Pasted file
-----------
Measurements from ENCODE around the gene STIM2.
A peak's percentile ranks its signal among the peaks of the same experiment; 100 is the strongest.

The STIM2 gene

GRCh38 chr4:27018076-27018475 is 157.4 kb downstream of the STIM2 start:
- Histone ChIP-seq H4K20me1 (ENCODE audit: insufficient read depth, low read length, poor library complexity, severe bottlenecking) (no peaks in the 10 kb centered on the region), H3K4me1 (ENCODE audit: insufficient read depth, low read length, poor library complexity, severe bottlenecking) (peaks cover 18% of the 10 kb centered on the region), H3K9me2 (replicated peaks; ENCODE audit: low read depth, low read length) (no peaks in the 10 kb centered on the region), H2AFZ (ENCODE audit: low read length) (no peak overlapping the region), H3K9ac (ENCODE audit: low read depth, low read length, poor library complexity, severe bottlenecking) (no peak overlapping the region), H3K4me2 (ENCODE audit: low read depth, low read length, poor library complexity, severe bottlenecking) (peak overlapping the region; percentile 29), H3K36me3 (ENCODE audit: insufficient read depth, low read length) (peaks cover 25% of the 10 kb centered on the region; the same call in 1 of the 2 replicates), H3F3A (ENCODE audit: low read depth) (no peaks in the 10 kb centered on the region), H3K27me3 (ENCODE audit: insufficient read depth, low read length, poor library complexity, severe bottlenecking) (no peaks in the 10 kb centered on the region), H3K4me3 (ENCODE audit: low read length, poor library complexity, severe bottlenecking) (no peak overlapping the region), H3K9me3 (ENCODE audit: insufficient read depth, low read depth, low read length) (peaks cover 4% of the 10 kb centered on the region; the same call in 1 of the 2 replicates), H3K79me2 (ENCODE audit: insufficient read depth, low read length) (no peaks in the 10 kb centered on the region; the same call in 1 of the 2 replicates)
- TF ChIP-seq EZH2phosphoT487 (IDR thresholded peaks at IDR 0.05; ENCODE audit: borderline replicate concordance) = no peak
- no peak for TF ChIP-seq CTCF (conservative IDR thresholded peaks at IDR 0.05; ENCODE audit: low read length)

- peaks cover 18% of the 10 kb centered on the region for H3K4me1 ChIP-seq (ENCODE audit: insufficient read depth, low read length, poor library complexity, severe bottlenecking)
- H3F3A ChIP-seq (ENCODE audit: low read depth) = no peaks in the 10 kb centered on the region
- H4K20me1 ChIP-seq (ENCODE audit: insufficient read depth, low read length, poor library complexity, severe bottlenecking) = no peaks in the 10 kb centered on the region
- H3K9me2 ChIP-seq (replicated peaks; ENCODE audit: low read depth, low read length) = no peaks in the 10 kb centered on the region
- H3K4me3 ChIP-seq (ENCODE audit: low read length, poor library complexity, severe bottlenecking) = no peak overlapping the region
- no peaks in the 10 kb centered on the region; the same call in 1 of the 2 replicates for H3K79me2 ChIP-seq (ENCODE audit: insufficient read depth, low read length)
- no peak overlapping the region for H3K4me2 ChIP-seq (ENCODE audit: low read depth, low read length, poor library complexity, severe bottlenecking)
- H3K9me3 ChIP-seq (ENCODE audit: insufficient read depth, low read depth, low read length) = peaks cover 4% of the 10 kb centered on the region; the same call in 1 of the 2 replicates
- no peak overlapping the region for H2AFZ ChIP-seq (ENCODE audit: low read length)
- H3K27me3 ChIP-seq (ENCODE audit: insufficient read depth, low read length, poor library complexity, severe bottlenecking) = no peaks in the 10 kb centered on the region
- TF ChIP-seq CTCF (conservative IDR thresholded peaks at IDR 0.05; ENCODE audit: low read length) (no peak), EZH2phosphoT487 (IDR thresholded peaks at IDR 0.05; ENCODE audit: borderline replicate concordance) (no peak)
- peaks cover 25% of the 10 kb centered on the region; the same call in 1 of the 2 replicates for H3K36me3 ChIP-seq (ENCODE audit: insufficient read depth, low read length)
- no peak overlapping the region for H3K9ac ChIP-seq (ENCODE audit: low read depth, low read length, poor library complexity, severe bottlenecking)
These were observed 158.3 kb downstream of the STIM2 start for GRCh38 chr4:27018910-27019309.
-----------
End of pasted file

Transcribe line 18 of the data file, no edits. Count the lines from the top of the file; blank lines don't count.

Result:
- TF ChIP-seq CTCF (conservative IDR thresholded peaks at IDR 0.05; ENCODE audit: low read length) (no peak), EZH2phosphoT487 (IDR thresholded peaks at IDR 0.05; ENCODE audit: borderline replicate concordance) (no peak)